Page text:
Star Crossed (A Wing-Feather Fable)

star in the window

Ain’t nothing easy ’bout keepin’ a star — I can tell you that much, at least. They’re vicious beasts, the lot of them, all harrowed points and edges. Teeth like butcher’s knives. This one’s worst than most. Gifted me a jagged scar, a devil’s throb each time it rains.

I caught her down on Halpern, back in the warrens, that spider’s maze of merchant booths. Anything’s for sale down there: blood oranges from the tropics, saffron and juniper berries, and pearls the size of a fist. There’s jeweled stilettos, alchemist scales and scimitars, children and tigers and whores. You can buy anything, down on Halpern.

I wasn’t shoppin’ that day. I was on the hunt. Stars are easier to catch when they’re weighed down with sorrow, and there’s plenty to cry about on Halpern. Saw her right away, I did. She’d tried to cover up her splendor, hide the sheen of light. She’d draped herself in dusty rags, smeared with offal from the slaughter streets.

‘Twas her tears that gave her away. She must be young, not knowing any better. Tears of stars, they fall like diamonds, hard and sharp and glinting, with a clink upon the pavement. There was a jumbled pile beneath her, all tiny shards of glitterin’ light. A lesser thief would’ve been distracted, but I was aiming for the bigger prize.

Don’t know why she took the chance. Wasn’t but a child-slave stall, huddled limbs in dirty rags. Stalls like that? They’re everywhere. I came from one myself. Hardly make you blink.

And there she was, weeping over some nothing-slip of a girl with matted hair, half-naked and curled up in a corner. A star cryin’ at her feet.

I nabbed her, quick, just as the child was reaching for a diamond. Snapped a burlap over that star’s head and twined her up in mercury cords. Just before I tied the fifth and final knot, she raked me with a single claw. When the blood welled up, it glowed.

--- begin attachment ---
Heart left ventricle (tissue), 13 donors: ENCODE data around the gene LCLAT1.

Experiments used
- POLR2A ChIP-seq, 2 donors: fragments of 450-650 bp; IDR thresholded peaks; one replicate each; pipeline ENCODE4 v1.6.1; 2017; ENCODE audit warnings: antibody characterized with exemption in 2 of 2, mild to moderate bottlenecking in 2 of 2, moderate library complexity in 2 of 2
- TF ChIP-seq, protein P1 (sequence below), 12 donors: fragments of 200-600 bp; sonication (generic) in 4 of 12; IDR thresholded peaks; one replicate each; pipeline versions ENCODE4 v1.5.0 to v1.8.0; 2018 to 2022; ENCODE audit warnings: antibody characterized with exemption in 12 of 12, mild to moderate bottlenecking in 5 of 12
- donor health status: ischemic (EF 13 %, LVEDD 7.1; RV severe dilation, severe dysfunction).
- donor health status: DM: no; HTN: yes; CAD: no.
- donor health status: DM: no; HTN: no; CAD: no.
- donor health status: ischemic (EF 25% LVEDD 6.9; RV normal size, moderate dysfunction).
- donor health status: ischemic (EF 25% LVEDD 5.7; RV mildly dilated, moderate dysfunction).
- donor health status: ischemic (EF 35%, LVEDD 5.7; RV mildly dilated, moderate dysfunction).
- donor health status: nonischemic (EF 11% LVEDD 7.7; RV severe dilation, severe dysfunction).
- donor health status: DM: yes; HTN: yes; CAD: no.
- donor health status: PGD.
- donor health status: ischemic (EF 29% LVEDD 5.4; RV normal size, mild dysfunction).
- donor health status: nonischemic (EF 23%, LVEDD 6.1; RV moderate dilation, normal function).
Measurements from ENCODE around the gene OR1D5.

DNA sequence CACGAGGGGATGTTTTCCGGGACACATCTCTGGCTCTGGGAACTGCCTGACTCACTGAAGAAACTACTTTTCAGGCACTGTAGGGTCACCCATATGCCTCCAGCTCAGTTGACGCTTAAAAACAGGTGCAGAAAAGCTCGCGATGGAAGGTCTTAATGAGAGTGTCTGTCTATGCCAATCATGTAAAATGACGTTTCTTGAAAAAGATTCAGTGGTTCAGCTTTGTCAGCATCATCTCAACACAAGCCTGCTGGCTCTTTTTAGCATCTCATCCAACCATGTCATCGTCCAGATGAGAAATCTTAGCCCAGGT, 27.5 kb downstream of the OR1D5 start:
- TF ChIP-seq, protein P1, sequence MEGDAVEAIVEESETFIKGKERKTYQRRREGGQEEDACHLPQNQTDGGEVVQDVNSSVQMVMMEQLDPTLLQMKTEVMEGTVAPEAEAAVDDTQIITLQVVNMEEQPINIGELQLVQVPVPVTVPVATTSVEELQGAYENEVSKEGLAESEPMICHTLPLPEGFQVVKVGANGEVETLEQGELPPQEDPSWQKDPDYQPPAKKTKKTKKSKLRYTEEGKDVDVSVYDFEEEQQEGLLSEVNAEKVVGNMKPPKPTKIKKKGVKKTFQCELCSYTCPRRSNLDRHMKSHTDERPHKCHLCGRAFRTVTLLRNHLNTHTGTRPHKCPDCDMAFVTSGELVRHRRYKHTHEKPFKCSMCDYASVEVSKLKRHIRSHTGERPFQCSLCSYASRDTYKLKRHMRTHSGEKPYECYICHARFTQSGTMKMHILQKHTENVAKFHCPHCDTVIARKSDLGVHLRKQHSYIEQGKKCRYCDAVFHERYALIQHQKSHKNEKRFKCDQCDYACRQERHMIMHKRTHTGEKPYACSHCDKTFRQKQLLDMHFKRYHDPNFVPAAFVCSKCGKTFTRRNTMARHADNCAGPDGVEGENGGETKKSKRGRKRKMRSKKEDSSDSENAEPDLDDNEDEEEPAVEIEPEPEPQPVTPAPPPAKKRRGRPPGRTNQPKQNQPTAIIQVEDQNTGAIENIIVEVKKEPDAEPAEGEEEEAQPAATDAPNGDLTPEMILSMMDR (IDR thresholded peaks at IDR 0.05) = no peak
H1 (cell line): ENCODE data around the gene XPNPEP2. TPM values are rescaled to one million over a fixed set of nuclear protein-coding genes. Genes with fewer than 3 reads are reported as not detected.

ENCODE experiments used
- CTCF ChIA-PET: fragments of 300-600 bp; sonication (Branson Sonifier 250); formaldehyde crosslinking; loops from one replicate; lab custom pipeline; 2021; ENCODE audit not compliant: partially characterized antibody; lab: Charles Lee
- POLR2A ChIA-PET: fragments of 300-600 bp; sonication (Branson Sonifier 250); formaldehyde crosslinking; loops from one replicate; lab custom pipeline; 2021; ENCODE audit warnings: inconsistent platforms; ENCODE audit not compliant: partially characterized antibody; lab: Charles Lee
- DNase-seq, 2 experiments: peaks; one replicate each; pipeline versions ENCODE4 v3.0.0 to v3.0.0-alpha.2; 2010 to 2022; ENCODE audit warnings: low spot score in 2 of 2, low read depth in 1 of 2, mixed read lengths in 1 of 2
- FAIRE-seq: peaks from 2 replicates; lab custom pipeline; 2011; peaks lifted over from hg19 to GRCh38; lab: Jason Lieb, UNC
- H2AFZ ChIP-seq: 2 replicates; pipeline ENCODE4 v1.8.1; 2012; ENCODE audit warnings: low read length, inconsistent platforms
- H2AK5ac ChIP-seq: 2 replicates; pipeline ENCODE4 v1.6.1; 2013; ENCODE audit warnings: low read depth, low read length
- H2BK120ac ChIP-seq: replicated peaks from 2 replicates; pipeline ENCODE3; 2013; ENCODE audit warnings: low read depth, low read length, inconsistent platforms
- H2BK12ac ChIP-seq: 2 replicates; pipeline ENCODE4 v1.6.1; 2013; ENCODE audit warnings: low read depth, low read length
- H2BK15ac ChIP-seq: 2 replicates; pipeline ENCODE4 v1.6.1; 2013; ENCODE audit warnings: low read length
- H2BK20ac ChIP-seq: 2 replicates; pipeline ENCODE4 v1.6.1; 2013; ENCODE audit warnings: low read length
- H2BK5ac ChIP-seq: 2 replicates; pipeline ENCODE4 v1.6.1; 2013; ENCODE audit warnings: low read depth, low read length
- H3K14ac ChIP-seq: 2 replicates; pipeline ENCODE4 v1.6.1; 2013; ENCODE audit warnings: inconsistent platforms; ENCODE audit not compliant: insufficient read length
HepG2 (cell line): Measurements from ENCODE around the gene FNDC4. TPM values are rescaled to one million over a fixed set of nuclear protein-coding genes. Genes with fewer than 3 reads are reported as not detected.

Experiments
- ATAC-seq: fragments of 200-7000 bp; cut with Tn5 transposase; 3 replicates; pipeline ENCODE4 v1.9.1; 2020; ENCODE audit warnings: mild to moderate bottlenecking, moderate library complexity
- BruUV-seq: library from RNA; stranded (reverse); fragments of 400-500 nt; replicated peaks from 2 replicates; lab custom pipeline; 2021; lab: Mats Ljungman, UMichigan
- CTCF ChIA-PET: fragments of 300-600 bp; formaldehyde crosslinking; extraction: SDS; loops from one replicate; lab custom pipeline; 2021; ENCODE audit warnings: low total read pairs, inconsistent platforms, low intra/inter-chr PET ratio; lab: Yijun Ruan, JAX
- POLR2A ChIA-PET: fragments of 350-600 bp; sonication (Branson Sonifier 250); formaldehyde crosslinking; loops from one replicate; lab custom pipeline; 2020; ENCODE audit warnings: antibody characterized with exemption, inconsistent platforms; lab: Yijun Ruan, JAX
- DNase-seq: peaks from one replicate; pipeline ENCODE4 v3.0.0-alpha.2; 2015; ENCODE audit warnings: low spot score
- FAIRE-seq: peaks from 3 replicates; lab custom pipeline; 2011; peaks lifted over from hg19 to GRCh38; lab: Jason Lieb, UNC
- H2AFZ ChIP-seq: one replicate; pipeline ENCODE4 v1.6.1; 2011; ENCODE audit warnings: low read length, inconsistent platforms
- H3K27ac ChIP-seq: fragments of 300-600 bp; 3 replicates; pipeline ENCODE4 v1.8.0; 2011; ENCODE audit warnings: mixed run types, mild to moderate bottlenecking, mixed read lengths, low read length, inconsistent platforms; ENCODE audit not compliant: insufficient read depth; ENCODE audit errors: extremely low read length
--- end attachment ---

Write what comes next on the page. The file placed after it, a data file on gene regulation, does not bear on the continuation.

Now, I keep her in a shed out back, in among the brambles. Her tears, no longer diamonds, are rusting out the metal. Corrosive, she is, and wearing.

Sends me off, she does, day by day. Don’t know how she does it. I wake up every mornin’ with the will to tell her no, a slip of rage within me. By noon, I’m fair defeated, dragging myself back down onto Halpern, a sack of silver in my hands.

I haven’t found the girl yet, the one I stole her from, the one that holds her grief. Still, she makes me buy a child a day, to clothe and feed and then release. She’s eating out my wicked heart. Soon there’ll be nothing left but flakes of rust and wounded bolts.

So, don’t go messing with an astral will. Vicious beasts, I tell you. There’s nothing that can tame them. Look at me, thief turned savior. And stay away from weepin’ stars.

~ Photo by Brenda Gottsabend; Story by Lisa Ahn

Learn more about Wing-Feather Fables here.

9 thoughts on “Star Crossed (A Wing-Feather Fable)

  1. Pingback: Wing-Feather Fable: Star Crossed | How to Feather an Empty Nest

  2. I saw him as I read this. He was wearing a dirty, tattered shirt with a boat neck and red stripes. His hobnail boots echoed on the cobblestones and splashed through murky puddles as he clomped down Halpern. You two are amazing! Thanks for another amazing bit of short fiction.

  3. I love reading your fables! They always transport me to a different place each time in my mind’s eye through your beautiful words and Brenda’s amazing photographs! I love the idea of the “thief turned savior”–gives us all hope of turning a new leaf (with a little nudge in the right direction”!

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